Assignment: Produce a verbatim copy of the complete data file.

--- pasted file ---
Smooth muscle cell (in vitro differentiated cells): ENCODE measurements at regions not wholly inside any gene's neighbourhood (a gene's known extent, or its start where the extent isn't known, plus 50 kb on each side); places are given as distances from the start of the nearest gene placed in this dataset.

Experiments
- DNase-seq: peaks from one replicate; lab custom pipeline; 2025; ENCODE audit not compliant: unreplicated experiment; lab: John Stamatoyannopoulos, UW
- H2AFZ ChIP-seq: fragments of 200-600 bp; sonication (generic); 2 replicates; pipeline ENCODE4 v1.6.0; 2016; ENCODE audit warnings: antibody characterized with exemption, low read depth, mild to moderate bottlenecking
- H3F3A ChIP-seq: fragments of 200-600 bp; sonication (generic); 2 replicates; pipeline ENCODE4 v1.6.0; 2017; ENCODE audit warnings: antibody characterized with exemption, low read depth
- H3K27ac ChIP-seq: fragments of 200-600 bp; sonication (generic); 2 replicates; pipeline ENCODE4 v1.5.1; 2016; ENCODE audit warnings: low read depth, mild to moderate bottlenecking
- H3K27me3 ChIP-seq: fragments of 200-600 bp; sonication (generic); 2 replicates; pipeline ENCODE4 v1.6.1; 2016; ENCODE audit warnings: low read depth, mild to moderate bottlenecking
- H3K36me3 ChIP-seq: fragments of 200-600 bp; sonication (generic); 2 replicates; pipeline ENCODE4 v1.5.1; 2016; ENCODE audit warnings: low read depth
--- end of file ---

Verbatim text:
Smooth muscle cell (in vitro differentiated cells): ENCODE measurements at regions not wholly inside any gene's neighbourhood (a gene's known extent, or its start where the extent isn't known, plus 50 kb on each side); places are given as distances from the start of the nearest gene placed in this dataset.

Experiments
- DNase-seq: peaks from one replicate; lab custom pipeline; 2025; ENCODE audit not compliant: unreplicated experiment; lab: John Stamatoyannopoulos, UW
- H2AFZ ChIP-seq: fragments of 200-600 bp; sonication (generic); 2 replicates; pipeline ENCODE4 v1.6.0; 2016; ENCODE audit warnings: antibody characterized with exemption, low read depth, mild to moderate bottlenecking
- H3F3A ChIP-seq: fragments of 200-600 bp; sonication (generic); 2 replicates; pipeline ENCODE4 v1.6.0; 2017; ENCODE audit warnings: antibody characterized with exemption, low read depth
- H3K27ac ChIP-seq: fragments of 200-600 bp; sonication (generic); 2 replicates; pipeline ENCODE4 v1.5.1; 2016; ENCODE audit warnings: low read depth, mild to moderate bottlenecking
- H3K27me3 ChIP-seq: fragments of 200-600 bp; sonication (generic); 2 replicates; pipeline ENCODE4 v1.6.1; 2016; ENCODE audit warnings: low read depth, mild to moderate bottlenecking
- H3K36me3 ChIP-seq: fragments of 200-600 bp; sonication (generic); 2 replicates; pipeline ENCODE4 v1.5.1; 2016; ENCODE audit warnings: low read depth